Once again it has been too long since we’ve crossed paths here; to be fair I am a criminal defense attorney, not a blogger. Also, you might have heard that Sartorius Kirsch has been pretty busy recently. Enough pleasantries, we are back to discuss an app through which Siri can secretly record police, but is it a good idea? We are confident people have said, and will say, incorrect things about the relevant laws. We are also pretty confident odds makers on what you will be hearing about the app before too long.
Business Insider is reporting on a new shortcut for iOS called, “Police.” To make a fairly short story even shorter, there is an app called “Shortcuts” that allows you to create workflows utilizing your iPhone’s apps. “Police” is among several voice activated shortcuts. You can program the voice commands that start workflows, and the reporters writing about this are really hoping you will pick, “Siri, I’m getting pulled over,” to start the workflow. You can tell by their repeated references to that phrase. Whatever you choose, once activated, the shortcut sends your phone into a surreptitious recording mode. The idea is you may see fit to record officers without them knowing. But, just because Siri can does not mean Siri should.
Is that legal?
Well, that would be legal advice, which you do not get on a blog. You get that by calling us and letting us represent you. That said, “yes” is a popular answer from the courts. Some analysis of this issue has focused on whether the officer in the recording has a reasonable expectation of privacy, but that nearly begs the question and isn’t generally the focus. Thanks to our former governor, the Missouri legislature does make reasonable expectations of privacy a focus in some laws. However, recent cases about recording officers are concerned with your First Amendment right to information regarding public officials. Most recently on the topic, the Third Circuit expressly found a right to record police in public. Not only does the First Amendment protect freedom of speech and press, the courts have found, but also “the public’s right of access to information about their officials’ public activities.”
As also mentioned in that decision, every federal appeals court to address this issue has agreed. This trend began in 2011 with a decision from the First Circuit. That case arose from the Boston Common; quintessential First Amendment grounds. These cases indicate that there is no expectation of privacy issue. There is no, “the officer doesn’t want you to record,” issue. And, there ought not be any “obstruction” issue, so long as you are otherwise out of the way. The courts have, so far, consistently found that we have the right to record police while they are carrying out their duties in public. This article from The Atlantic is a good, maybe dated, summary of the state of the law.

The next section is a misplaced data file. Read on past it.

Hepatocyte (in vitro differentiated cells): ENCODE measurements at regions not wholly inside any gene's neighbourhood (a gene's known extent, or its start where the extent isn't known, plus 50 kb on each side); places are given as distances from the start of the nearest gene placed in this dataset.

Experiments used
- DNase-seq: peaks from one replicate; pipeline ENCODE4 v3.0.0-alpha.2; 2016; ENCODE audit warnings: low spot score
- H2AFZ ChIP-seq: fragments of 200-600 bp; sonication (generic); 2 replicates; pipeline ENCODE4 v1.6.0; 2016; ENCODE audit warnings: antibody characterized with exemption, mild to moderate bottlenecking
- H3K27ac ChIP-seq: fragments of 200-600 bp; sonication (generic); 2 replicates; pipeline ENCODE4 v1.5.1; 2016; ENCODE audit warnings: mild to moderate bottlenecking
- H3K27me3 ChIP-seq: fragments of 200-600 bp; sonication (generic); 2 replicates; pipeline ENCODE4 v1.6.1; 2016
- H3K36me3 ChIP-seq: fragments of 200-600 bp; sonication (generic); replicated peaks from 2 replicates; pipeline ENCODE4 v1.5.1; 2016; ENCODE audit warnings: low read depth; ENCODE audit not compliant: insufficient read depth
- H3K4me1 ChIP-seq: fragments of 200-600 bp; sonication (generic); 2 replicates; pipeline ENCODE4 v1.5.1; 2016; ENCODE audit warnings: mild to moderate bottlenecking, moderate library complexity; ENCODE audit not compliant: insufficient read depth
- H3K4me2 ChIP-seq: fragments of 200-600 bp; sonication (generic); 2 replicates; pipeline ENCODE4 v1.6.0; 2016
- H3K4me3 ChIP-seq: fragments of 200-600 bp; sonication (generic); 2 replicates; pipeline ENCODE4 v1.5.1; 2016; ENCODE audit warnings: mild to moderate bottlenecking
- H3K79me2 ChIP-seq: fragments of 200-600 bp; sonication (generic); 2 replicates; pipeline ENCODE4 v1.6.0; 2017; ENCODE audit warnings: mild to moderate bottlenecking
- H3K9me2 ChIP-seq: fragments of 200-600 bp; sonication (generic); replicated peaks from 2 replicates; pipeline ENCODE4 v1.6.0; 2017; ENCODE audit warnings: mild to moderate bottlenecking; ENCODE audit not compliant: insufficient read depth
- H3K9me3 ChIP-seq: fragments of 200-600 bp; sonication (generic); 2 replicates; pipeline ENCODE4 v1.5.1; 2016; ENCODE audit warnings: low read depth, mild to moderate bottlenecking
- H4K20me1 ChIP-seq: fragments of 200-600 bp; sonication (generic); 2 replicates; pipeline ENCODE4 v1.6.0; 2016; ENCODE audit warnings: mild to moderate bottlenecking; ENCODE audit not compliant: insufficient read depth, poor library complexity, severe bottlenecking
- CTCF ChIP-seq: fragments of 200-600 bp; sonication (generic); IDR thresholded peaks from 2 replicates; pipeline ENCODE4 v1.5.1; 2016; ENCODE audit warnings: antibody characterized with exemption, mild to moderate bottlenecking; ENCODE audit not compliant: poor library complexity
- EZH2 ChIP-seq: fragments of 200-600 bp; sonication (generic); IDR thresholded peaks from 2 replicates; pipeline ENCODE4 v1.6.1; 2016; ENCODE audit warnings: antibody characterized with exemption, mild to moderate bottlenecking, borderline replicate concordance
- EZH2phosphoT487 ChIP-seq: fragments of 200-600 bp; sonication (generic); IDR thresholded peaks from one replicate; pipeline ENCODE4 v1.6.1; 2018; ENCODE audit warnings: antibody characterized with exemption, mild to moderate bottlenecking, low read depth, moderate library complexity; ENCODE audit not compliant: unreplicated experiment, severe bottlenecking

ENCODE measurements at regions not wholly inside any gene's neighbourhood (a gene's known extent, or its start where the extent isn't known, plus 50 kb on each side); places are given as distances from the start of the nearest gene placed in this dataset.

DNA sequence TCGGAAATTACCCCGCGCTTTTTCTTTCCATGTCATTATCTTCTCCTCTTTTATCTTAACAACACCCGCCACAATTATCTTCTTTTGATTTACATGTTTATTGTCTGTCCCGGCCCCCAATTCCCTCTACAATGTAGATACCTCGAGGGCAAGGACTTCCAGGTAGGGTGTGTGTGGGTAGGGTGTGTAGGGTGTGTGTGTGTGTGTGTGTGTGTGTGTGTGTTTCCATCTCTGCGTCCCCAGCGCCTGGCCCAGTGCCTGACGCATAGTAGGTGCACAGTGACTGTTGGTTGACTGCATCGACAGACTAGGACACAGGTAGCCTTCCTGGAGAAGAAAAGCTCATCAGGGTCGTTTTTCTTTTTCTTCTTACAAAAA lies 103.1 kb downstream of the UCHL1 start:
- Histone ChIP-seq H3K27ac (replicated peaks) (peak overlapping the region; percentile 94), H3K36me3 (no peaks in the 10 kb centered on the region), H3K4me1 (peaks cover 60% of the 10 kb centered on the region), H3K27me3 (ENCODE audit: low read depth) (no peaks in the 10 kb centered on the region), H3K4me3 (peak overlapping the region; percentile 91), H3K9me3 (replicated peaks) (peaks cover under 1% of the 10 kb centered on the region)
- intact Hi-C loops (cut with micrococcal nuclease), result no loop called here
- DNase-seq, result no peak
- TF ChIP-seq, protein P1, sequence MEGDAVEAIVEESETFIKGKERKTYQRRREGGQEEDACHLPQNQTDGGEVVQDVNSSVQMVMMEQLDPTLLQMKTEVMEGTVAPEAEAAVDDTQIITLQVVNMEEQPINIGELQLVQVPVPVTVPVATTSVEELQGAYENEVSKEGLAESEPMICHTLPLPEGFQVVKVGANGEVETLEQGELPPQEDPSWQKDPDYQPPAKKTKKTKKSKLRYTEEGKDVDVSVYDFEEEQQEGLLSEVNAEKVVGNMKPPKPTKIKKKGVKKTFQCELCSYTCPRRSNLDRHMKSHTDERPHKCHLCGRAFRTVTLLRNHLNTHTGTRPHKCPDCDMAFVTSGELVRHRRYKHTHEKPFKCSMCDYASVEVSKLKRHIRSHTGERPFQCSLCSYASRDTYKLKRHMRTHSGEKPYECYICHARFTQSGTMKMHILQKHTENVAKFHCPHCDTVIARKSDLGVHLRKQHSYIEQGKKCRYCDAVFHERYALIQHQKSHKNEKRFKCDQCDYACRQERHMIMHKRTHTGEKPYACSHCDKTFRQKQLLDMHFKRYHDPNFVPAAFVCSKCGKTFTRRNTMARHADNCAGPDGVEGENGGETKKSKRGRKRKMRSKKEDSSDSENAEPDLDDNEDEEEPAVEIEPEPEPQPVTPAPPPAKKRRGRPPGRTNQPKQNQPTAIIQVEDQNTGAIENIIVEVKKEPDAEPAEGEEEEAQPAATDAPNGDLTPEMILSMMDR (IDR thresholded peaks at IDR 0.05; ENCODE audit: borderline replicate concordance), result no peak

This post is not an invitation to shove cameras in officers’ faces, though. The Eighth Circuit, in which Missouri rests, has not ruled on this issue. In fact, the Eighth Circuit has hinted that it would find no First Amendment right to record. Additionally, neither the U.S. Supreme Court nor Missouri courts have addressed this issue. We lack local guidance on this particular question and cannot be certain, but the courts seem to be on pro-Siri path.
What we can be almost certain of is the reaction from some in law enforcement (emphasis on some, we didn’t say “all”). We have relayed ridiculous things from law enforcement in the past, and this is a prime opportunity. The odds are spectacular that you will hear what a terrible idea this app is. How detrimental it will be to effective and efficient policing. How police, still inexplicably, cannot do their jobs while being watched. Even more odd will be the claim that police cannot do their jobs when it is possible they could be recorded, even without any actual recording.
As the courts are recognizing, recording police goes a long way to holding the state accountable for the use of the immense power it wields. It has helped spawn movements and has fueled others. Recording state actors carrying out their duty in public is likely your constitutional right; but don’t rely on this, it’s a blog post. If you are retaliated against for recording police, including being charged with an obstruction offense, give us a call, we may be headed to the Supreme Court with you.